B-Corps are on the rise and grow faster than their peers. Nearly 200 hundred CEOs have already capitulated. And the demand for IRS funds, that integrates Environmental, Social, and Governance criteria into investment decisions has made that “in the beginning of 2018, $11.6 trillion of all professionally managed assets—one $1 of every $4 invested in the United States—were under ESG investment strategies, a sharp increase from 2010, when the amount was close to just $3 trillion overall.”

What else do we need to convince ourselves to start transferring more shareholders profit to society to make sure that the income inequality gap is addressed by the same organisations that may have created it, while we try to stop climate change?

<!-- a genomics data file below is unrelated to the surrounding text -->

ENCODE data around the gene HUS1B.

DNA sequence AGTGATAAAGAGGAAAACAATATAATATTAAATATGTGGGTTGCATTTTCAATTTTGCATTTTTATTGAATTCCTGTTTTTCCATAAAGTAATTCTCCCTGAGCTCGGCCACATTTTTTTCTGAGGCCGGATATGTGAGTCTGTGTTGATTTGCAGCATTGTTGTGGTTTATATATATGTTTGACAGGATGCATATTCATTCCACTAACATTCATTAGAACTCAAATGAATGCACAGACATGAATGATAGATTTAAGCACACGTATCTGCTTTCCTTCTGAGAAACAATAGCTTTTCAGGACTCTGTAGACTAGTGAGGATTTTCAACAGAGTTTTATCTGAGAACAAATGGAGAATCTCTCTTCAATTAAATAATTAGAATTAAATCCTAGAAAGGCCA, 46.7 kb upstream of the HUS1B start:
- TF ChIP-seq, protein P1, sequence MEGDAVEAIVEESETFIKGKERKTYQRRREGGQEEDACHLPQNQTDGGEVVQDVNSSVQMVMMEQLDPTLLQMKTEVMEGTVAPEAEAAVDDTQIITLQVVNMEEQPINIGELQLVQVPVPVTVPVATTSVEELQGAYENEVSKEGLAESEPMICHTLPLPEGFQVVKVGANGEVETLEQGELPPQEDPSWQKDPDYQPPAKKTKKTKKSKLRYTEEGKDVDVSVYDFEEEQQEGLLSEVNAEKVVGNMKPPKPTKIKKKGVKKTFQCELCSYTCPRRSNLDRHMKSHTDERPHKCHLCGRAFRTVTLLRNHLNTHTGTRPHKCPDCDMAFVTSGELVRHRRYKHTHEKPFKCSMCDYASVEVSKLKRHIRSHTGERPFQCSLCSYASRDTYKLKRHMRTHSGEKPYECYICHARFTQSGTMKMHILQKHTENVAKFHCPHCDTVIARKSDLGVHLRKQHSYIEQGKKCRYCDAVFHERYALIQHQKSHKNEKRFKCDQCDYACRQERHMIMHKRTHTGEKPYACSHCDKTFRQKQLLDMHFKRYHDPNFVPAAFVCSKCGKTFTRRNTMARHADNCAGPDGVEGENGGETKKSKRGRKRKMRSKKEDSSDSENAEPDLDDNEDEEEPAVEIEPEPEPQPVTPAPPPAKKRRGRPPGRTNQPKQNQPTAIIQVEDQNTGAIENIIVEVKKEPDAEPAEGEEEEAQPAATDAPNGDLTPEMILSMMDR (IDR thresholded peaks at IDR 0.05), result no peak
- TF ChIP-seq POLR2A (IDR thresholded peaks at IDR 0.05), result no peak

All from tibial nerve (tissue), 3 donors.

A great purpose to stand for 

Good Rebels crafted a simple but ambitious purpose some years ago. We want to inspire organisations to become more human-centred. We work everyday with our clients to create great digital experiences, to help them build brand awareness, customer engagement and sales in the hope that our mundane daily tasks will convince our clients to become an HCO, which in turn will make them increase their customer life-time value, will make their employees happier and create value for society.

HCOs put people at the heart of their corporate strategy, they create a compelling offer for customers, while retaining talent and being socially and environmentally responsible. HCOs have excellent net-promoter scores and encourage high-levels of customer advocacy and attract and retain young talent, who are mobile, entrepreneurial and ethically aware. They maintain high levels of trust in the eyes of society, avoiding tech confusion and insecurity regarding the current and future co-existence of humans and machines.

But above all, HCOs make more money and live longer. What else must be said to start fighting for this big idea?